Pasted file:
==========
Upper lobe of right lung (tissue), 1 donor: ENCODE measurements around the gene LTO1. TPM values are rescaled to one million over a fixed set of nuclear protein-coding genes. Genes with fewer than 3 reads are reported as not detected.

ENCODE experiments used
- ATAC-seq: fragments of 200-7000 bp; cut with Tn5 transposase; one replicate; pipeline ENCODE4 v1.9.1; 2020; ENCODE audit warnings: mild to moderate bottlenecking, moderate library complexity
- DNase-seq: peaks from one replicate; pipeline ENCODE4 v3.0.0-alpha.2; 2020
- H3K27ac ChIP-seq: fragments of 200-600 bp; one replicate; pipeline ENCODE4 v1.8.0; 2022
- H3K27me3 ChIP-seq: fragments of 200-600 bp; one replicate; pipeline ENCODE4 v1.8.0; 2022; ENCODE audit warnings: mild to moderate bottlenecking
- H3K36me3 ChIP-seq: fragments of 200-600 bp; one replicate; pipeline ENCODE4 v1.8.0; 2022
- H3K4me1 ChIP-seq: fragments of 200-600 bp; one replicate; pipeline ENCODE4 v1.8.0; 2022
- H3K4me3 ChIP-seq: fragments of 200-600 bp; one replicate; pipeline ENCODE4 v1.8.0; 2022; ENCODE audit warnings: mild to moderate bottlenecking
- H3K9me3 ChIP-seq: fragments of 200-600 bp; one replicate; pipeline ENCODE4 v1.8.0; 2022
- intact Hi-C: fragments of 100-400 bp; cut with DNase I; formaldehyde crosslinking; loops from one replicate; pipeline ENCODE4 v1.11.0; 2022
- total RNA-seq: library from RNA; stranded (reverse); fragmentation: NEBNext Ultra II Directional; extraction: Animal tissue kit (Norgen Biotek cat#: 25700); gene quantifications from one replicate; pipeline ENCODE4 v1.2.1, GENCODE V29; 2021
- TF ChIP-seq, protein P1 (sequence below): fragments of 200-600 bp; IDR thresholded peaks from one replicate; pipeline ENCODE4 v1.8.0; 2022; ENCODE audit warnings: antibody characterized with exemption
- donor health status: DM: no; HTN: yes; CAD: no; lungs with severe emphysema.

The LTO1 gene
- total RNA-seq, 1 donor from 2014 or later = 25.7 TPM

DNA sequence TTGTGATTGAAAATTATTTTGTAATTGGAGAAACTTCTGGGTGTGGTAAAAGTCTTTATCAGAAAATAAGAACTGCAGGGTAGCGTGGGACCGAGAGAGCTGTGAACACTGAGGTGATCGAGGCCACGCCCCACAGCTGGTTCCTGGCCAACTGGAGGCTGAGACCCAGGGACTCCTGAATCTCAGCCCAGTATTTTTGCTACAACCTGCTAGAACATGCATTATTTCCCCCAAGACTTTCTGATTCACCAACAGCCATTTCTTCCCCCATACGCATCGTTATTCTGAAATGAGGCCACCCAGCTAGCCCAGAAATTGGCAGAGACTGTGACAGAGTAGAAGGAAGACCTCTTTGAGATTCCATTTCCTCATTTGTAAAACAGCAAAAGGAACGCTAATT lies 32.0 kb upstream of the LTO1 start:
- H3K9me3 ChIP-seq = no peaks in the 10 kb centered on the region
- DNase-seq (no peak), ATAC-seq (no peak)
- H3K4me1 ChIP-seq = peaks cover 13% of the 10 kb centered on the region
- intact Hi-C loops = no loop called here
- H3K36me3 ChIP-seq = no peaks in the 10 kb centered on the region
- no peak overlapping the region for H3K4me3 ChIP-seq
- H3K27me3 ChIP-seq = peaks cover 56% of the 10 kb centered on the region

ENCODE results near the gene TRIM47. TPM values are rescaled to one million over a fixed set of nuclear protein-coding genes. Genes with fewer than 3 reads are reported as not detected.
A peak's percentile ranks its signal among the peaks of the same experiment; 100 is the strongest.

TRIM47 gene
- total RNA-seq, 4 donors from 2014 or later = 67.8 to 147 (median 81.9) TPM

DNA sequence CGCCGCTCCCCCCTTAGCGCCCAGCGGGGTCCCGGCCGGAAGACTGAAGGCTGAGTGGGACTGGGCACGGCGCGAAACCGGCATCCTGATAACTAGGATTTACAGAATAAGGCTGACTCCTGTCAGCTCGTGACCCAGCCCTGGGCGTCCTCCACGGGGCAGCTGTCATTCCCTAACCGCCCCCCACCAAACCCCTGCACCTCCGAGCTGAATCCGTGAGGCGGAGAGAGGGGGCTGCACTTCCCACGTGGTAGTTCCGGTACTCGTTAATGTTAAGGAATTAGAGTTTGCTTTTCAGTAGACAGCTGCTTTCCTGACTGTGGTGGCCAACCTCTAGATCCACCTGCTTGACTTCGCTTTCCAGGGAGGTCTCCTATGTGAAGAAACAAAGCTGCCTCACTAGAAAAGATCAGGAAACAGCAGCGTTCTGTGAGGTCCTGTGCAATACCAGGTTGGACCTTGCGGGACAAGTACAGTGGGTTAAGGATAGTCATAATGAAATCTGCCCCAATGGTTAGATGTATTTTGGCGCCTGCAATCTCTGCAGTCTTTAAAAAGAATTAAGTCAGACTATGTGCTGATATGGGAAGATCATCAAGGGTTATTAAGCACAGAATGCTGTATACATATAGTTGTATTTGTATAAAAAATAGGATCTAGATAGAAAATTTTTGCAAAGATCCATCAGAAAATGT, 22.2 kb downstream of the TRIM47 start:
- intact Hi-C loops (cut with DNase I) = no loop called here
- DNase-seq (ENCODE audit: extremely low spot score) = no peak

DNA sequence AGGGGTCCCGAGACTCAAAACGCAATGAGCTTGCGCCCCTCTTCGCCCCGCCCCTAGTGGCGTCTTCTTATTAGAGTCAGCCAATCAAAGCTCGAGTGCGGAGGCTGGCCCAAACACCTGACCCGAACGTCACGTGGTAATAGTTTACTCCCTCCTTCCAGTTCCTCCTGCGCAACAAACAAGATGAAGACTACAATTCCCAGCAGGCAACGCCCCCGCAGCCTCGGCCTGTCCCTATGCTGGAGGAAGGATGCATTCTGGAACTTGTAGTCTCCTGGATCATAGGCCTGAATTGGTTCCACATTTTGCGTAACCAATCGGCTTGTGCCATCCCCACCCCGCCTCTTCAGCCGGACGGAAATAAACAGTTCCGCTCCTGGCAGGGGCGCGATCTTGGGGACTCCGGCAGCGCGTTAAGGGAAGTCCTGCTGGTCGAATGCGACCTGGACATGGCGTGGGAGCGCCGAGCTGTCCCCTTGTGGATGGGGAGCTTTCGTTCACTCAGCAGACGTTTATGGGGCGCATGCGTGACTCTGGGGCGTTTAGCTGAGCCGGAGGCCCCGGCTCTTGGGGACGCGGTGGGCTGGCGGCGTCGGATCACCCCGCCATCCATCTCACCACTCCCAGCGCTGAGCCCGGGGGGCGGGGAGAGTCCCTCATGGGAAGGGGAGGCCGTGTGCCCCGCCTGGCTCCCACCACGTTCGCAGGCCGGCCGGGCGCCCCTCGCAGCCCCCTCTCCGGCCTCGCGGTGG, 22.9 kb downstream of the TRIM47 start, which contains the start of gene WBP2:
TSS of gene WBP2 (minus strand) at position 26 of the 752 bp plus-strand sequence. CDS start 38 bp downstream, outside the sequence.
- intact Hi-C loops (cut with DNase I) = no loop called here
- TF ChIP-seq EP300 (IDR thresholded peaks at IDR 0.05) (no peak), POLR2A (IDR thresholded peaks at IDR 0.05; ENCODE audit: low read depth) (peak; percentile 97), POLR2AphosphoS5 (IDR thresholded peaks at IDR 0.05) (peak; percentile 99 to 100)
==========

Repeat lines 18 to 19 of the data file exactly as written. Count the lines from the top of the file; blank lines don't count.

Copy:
- H3K9me3 ChIP-seq = no peaks in the 10 kb centered on the region
- DNase-seq (no peak), ATAC-seq (no peak)